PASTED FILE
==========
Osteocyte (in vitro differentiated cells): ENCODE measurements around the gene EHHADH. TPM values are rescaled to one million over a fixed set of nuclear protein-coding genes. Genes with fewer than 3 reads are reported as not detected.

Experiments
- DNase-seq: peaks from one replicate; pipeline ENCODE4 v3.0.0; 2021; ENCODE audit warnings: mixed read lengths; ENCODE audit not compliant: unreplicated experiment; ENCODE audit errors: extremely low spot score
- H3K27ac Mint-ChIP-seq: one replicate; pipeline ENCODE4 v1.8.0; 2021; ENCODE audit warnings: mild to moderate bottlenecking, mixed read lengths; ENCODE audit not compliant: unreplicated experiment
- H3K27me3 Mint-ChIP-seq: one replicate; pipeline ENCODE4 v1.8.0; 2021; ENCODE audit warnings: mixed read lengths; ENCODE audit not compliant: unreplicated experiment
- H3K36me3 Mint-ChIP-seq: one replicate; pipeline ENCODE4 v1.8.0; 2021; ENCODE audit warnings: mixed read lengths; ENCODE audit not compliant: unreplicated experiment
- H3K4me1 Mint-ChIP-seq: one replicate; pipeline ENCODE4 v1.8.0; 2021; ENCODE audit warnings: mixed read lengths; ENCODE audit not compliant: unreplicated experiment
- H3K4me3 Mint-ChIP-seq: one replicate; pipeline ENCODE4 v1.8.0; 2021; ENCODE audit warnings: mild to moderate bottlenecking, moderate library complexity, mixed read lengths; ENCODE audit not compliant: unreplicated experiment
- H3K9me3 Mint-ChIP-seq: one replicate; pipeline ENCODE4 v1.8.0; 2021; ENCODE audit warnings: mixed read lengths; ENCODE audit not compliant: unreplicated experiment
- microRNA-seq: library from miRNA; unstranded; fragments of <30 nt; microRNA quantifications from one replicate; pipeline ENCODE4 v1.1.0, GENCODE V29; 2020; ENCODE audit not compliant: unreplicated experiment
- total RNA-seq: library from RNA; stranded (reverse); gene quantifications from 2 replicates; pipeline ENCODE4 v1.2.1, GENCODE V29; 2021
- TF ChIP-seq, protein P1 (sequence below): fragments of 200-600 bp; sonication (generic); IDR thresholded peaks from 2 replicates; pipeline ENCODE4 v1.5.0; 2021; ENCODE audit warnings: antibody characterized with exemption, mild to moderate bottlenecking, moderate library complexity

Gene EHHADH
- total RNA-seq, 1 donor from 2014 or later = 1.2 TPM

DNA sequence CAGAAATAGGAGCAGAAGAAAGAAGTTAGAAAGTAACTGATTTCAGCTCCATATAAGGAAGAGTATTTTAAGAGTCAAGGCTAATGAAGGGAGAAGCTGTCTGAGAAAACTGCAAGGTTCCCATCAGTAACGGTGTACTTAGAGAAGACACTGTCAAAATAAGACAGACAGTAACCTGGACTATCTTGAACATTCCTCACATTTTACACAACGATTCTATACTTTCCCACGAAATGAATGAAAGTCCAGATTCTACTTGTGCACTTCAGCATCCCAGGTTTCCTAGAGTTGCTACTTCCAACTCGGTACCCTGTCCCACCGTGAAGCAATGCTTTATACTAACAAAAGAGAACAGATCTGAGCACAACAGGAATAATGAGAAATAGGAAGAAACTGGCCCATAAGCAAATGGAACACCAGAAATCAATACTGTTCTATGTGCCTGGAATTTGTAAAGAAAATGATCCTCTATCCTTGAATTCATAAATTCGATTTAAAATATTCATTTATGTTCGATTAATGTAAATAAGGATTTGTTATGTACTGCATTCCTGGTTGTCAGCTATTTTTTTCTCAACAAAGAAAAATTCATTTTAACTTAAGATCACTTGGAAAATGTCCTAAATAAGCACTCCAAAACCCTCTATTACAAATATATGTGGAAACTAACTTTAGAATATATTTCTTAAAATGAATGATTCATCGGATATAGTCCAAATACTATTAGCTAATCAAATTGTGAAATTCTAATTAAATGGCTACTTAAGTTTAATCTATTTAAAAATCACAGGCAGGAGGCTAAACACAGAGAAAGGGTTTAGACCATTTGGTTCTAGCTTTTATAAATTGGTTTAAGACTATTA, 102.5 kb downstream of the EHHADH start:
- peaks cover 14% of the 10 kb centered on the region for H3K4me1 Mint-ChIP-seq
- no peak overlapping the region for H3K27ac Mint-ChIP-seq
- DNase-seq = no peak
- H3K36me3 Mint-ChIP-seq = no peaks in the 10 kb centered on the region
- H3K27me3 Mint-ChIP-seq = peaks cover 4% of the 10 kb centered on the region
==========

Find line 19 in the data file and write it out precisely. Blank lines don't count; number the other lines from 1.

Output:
- H3K36me3 Mint-ChIP-seq = no peaks in the 10 kb centered on the region